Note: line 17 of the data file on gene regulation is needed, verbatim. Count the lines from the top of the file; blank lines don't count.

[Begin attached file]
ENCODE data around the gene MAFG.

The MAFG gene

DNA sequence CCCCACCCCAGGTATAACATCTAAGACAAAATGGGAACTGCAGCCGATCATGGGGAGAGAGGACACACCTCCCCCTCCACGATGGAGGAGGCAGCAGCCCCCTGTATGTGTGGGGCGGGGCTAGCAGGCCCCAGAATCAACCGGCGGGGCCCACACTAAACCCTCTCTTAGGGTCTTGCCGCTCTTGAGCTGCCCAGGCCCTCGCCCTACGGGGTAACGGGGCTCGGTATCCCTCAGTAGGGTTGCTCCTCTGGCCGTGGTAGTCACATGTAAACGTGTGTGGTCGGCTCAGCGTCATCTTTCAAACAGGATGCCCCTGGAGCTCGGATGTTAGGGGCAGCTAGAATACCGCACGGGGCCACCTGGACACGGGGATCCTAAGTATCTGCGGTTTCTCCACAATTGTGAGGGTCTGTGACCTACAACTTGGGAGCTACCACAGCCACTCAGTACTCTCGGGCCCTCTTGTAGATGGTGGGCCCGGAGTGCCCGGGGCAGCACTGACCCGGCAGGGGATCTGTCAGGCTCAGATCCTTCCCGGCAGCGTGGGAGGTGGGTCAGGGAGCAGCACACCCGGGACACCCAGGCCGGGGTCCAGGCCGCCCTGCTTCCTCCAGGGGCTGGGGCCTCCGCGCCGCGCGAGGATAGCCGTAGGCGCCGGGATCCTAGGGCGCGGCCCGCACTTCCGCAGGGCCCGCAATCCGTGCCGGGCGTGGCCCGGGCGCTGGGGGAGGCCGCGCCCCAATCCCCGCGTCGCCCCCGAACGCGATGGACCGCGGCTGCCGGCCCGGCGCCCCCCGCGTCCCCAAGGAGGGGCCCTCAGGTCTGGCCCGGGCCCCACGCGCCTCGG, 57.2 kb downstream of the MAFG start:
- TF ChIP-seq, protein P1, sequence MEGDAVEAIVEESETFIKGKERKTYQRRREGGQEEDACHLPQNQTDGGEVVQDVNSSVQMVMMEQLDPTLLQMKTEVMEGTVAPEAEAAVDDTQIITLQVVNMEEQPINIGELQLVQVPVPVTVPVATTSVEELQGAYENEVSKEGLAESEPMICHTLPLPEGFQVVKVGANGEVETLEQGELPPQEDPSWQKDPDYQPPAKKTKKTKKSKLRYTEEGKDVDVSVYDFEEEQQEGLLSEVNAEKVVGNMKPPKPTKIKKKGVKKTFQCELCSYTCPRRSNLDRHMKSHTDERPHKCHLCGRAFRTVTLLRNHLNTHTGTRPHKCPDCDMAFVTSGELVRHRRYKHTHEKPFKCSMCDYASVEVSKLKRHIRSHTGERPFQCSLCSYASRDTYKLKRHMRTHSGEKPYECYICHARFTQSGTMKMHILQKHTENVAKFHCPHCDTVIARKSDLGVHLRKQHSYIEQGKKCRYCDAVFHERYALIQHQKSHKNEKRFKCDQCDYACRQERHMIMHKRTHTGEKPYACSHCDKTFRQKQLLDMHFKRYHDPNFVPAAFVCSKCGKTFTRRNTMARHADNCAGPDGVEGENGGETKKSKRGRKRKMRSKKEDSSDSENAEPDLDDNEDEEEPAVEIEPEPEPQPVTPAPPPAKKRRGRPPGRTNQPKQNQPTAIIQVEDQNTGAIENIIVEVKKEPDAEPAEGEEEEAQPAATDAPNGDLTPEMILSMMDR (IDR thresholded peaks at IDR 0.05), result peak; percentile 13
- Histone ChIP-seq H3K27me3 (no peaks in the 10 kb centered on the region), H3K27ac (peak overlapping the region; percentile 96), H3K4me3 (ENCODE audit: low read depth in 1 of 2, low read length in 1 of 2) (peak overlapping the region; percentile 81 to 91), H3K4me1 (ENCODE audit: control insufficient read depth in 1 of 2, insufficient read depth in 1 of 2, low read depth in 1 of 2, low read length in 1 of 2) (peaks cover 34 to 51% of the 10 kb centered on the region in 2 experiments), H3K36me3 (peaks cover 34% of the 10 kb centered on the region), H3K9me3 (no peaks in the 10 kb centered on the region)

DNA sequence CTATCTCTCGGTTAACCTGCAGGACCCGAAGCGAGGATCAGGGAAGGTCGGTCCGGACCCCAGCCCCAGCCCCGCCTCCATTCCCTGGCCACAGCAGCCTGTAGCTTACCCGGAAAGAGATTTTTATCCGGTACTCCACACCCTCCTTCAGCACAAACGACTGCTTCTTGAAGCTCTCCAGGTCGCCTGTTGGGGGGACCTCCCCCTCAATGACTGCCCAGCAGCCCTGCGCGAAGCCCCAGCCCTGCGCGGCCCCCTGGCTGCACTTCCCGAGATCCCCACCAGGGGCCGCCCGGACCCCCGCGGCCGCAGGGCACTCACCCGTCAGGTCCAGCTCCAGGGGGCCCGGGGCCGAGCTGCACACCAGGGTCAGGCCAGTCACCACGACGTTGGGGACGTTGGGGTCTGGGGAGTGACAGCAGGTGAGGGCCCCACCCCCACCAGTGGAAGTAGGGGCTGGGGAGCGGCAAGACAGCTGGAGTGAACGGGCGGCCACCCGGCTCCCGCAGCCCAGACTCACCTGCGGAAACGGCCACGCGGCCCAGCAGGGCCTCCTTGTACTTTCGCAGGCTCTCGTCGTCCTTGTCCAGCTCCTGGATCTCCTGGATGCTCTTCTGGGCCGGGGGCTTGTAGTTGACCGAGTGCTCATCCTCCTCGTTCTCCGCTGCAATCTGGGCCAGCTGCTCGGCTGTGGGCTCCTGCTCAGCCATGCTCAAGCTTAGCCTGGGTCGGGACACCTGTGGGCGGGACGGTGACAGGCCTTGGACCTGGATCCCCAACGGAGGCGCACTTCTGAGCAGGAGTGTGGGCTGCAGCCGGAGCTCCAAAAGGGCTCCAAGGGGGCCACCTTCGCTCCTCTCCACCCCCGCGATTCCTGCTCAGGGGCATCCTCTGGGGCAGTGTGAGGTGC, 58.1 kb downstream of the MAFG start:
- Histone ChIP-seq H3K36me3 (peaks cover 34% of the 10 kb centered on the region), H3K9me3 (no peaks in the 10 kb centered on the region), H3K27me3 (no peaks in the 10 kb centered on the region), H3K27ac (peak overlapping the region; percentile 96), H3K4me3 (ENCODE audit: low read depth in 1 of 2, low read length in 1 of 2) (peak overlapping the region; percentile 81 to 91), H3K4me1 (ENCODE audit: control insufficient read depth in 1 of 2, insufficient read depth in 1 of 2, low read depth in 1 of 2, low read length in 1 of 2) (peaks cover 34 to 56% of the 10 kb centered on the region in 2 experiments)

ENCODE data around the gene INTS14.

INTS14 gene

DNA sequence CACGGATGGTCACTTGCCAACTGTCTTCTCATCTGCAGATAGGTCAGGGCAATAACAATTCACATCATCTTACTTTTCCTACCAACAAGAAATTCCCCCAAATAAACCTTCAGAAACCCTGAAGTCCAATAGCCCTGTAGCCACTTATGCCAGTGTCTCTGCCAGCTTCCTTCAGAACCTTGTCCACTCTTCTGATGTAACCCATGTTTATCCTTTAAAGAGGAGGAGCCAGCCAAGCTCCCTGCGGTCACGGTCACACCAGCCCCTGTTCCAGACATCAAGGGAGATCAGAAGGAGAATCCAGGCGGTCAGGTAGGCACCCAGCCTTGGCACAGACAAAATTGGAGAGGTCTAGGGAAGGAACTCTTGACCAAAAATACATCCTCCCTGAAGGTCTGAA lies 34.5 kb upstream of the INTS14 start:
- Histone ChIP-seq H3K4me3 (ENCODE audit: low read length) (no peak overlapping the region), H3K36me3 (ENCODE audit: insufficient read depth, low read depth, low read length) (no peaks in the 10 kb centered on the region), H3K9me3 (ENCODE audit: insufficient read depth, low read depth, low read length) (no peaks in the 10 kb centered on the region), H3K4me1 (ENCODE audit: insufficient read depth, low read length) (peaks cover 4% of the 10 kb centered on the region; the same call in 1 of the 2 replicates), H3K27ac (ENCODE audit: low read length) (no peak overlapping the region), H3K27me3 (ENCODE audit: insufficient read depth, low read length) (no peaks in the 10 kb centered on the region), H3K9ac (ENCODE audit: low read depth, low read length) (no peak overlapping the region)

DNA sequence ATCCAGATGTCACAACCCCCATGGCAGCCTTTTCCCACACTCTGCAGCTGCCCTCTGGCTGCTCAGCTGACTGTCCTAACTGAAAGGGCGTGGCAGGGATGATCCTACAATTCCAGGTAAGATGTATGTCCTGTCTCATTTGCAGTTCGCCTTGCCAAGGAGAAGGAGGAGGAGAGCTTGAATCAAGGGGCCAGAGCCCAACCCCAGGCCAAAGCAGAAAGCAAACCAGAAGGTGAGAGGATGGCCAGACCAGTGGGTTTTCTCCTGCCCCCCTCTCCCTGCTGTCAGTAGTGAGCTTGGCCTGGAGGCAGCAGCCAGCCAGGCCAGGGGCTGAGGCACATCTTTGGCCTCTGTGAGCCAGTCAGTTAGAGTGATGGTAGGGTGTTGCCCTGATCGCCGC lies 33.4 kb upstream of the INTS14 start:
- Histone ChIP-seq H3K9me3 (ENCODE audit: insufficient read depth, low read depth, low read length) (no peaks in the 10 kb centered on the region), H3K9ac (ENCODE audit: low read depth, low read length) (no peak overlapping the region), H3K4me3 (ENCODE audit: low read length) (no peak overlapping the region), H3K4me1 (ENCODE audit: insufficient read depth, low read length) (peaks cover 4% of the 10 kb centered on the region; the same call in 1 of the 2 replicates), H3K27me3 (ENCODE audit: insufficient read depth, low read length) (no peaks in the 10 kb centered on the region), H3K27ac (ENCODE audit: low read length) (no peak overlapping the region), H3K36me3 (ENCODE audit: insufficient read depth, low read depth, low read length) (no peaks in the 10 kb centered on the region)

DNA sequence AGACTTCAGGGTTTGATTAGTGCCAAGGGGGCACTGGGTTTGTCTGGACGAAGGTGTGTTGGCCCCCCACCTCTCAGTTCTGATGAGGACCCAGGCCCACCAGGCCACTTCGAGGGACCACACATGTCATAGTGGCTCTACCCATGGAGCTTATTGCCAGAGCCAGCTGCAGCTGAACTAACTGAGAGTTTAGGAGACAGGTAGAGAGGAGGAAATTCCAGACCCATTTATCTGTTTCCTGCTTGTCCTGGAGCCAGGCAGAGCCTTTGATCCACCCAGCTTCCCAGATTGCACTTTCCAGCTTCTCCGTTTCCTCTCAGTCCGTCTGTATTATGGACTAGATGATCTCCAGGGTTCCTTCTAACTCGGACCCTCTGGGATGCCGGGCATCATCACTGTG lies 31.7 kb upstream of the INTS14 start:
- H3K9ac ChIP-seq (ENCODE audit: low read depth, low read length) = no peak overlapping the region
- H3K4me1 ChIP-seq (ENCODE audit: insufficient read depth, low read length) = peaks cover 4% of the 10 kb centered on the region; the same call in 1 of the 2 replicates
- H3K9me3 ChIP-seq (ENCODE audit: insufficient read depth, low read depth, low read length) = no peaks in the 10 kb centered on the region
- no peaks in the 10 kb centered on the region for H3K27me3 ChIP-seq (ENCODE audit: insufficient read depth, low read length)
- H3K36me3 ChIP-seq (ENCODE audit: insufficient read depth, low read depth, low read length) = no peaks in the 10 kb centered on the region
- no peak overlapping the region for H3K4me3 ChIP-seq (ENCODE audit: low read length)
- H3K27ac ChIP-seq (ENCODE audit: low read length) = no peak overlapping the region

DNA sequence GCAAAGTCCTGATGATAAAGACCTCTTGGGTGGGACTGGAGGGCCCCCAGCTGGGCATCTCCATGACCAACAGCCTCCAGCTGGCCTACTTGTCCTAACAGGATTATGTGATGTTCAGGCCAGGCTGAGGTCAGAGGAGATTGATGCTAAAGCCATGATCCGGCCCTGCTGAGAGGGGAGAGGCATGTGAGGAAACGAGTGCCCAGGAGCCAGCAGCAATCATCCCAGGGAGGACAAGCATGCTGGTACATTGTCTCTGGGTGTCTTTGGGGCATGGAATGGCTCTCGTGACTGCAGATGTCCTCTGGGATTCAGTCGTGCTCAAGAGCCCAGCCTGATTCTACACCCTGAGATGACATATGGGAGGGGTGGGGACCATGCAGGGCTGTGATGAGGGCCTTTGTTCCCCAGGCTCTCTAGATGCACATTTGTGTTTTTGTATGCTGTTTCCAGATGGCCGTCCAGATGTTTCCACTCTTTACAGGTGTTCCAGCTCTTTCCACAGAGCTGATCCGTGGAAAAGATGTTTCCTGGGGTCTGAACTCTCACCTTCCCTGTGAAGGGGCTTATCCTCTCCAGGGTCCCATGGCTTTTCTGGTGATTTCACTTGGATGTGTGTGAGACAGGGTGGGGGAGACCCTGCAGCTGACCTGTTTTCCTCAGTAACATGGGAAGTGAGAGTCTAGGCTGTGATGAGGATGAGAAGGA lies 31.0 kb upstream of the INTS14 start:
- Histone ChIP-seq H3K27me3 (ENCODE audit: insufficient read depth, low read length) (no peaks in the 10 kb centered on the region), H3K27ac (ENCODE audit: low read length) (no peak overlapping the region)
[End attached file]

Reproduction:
- H3K9me3 ChIP-seq (ENCODE audit: insufficient read depth, low read depth, low read length) = no peaks in the 10 kb centered on the region